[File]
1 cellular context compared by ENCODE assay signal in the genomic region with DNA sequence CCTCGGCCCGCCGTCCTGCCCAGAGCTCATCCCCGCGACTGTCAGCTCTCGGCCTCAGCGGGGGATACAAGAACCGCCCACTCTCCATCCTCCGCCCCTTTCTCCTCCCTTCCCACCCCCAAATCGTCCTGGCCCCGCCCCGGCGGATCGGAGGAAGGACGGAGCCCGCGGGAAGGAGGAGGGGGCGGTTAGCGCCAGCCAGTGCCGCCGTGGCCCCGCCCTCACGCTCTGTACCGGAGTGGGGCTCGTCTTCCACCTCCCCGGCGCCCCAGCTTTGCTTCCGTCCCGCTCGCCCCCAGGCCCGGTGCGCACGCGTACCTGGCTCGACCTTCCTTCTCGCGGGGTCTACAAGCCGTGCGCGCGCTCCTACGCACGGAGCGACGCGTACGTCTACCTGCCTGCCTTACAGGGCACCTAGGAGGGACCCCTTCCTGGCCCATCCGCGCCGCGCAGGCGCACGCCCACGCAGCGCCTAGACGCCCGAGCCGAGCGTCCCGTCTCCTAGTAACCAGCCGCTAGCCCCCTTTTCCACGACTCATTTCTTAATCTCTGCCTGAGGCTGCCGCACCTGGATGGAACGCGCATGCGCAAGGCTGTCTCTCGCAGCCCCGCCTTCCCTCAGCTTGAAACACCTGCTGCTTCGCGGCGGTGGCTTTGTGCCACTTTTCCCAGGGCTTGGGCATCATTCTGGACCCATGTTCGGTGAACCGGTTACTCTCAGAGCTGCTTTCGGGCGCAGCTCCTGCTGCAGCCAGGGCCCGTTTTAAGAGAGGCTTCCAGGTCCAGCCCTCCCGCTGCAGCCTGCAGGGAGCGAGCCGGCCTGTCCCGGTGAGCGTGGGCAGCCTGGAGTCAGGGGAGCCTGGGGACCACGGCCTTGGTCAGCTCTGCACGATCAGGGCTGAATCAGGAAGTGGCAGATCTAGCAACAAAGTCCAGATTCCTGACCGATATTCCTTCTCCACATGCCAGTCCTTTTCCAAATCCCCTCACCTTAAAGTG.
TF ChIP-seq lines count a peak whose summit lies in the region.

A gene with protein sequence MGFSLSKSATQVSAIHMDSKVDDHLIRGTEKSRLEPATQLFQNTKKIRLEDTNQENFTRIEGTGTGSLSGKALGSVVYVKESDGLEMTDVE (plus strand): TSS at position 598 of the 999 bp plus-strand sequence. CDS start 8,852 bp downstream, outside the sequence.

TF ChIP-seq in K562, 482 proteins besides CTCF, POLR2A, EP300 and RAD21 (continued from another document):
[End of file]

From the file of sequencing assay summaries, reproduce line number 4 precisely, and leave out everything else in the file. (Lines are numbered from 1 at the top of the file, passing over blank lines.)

TF ChIP-seq in K562, 482 proteins besides CTCF, POLR2A, EP300 and RAD21 (continued from another document):